Creating a New "FamilyCare" Program. This proposal, which has been advocated by Vice President Gore, would provide higher Federal matching payments for state coverage of parents of children eligible for Medicaid or S-CHIP. Under FamilyCare, parents would be covered in the same plan as their children. States would use the same systems and follow most of the same rules as they do in Medicaid and S-CHIP today, and the program would be overseen by the same state agency. State spending for FamilyCare would be matched at the same higher matching rate as S-CHIP (up to 15 percentage points higher than the Medicaid rate). To ensure adequate funding, $50 billion over 10 years would be added to the current state S-CHIP allotments. To access these higher allotments, states would have to first cover children to 200 percent of poverty as 30 states now have done. Given states' enthusiastic response to S-CHIP and the NGA support for this option, we expect strong state response and significant expansion to parents under FamilyCare. If, after 5 years, some states have not expanded coverage of parents to at least 100 percent of poverty ($16,700 for a family of 4), a fail-safe mechanism would be triggered to require states to expand coverage to that level.
Assisting Families in Affording Private Employer-Based Coverage. FamilyCare would also facilitate the option to pool state funding with employer contributions toward private insurance, which can be a cost-effective way to expand coverage. Under this option, families otherwise eligible for FamilyCare coverage could get assistance in purchasing their employers' health plan if it meets FamilyCare standards and their employer pays for at least half of the premium. This minimum employer contribution, along with the S-CHIP crowd-out policies, should discourage employers from reducing or dropping coverage. This option is supported by the National Governors' Association as well.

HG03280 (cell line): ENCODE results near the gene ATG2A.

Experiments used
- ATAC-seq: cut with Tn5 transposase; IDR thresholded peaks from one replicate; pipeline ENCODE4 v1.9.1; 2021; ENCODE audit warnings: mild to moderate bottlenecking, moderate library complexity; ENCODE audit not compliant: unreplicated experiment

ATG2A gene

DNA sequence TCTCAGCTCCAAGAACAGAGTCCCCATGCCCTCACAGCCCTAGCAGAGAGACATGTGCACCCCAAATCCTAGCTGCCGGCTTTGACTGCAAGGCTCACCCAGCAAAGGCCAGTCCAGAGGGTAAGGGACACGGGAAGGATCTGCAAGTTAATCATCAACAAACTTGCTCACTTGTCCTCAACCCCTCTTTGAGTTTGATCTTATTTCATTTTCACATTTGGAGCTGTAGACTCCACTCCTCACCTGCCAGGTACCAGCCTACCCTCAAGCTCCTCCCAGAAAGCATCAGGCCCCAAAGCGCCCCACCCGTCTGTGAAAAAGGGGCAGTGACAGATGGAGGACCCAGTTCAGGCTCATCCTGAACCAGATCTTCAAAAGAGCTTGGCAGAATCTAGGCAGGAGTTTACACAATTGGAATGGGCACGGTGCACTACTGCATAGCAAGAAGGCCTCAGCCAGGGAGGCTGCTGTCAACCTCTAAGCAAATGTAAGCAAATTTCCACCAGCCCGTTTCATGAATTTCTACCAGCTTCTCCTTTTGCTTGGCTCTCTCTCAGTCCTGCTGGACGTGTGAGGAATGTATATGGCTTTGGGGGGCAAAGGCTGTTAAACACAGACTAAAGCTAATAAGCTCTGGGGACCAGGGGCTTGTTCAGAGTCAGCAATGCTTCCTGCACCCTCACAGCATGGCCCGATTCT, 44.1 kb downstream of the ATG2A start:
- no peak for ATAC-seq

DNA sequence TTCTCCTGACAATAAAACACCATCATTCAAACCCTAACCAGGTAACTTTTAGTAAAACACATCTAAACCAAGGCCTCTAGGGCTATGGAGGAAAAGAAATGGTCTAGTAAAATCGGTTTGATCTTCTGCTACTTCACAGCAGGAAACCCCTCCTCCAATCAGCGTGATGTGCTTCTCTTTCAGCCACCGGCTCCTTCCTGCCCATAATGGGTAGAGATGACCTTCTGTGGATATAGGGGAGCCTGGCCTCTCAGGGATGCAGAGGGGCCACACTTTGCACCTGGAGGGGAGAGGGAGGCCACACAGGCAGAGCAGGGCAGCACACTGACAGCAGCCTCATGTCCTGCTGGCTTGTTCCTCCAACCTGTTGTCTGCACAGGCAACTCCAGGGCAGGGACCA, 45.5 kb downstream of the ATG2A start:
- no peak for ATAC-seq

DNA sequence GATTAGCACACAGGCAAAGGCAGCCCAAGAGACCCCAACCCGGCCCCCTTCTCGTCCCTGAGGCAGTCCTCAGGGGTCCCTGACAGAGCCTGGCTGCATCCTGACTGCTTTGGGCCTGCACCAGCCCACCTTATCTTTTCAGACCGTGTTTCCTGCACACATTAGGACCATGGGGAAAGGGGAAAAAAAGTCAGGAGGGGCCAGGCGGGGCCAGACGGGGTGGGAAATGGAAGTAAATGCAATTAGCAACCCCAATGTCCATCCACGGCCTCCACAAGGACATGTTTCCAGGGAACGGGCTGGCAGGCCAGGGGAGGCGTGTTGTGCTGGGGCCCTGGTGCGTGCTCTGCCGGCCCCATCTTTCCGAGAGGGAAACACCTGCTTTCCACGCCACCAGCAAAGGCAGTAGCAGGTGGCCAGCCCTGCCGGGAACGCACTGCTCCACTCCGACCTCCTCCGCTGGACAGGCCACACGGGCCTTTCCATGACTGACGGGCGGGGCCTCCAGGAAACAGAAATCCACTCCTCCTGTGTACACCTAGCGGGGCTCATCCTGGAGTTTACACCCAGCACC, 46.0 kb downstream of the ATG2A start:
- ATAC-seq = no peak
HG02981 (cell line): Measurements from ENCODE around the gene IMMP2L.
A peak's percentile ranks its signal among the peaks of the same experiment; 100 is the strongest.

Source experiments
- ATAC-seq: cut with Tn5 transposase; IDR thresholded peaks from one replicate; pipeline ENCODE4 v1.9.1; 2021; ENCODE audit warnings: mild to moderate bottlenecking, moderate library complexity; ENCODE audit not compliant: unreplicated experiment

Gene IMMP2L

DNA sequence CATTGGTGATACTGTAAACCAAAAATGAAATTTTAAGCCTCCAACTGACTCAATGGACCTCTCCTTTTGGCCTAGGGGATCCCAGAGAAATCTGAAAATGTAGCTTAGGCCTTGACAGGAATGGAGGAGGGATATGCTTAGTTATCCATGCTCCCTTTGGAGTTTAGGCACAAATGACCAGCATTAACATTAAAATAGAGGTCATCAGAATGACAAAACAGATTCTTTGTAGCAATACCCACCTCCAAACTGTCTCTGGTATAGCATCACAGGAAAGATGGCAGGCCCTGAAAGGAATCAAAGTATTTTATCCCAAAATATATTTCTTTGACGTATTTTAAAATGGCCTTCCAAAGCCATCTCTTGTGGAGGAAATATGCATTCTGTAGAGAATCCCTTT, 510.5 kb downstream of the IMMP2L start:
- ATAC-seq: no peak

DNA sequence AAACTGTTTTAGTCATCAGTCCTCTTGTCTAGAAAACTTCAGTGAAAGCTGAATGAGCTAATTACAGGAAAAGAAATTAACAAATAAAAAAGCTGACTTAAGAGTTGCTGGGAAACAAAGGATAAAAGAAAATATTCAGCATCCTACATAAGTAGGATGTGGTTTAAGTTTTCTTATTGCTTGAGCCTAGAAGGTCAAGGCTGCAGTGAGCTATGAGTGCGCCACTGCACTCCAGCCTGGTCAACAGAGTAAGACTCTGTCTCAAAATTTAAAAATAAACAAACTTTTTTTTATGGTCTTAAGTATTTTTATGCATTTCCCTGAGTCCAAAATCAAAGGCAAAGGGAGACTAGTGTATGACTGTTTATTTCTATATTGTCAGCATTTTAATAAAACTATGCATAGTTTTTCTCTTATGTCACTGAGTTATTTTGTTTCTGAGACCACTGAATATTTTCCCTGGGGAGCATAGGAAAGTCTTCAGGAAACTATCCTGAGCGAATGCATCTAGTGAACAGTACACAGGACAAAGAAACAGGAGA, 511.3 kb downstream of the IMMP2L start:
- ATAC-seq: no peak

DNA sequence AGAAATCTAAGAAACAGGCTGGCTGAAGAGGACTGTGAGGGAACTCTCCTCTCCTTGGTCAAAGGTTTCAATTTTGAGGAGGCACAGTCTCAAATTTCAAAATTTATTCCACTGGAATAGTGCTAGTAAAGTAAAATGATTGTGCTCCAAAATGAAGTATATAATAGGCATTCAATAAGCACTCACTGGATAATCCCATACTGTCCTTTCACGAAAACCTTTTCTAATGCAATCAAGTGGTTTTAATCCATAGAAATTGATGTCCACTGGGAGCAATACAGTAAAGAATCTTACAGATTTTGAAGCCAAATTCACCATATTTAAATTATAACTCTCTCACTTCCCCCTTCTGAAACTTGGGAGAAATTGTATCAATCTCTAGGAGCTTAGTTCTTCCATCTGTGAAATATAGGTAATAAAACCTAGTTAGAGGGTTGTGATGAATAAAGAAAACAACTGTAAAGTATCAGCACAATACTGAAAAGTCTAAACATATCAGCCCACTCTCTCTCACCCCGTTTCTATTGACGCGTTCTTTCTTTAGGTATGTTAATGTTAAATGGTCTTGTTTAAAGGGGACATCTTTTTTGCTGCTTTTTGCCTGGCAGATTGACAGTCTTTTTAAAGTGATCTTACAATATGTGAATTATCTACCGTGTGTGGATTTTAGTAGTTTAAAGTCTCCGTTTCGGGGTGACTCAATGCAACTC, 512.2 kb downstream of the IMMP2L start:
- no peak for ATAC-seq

II. Accelerating enrollment of uninsured children eligible for Medicaid and S-CHIP ($5.5 billion over 10 years, an additional 400,000 uninsured children covered). The State Children's Health Insurance Program (S-CHIP) helps children in families with income too high to be eligible for Medicaid but too low to afford private insurance. Enrollment in S-CHIP doubled to 2 million children in 1999. However, despite this encouraging trend, millions of children remain eligible but unenrolled in both S-CHIP and Medicaid. The Administration's budget includes ideas advocated by the Vice President that would give states needed tools to increase coverage by:
Allowing School Lunch Programs to Share Information with Medicaid ($345 million over 10 years). Since 60 percent of uninsured children are in the school lunch program, sharing eligibility information can efficiently help outreach efforts.
Expanding Sites Authorized to Enroll Children in S-CHIP and Medicaid ($1.2 billion over 10 years). This includes schools, child care resource and referral centers, homeless programs, and other sites.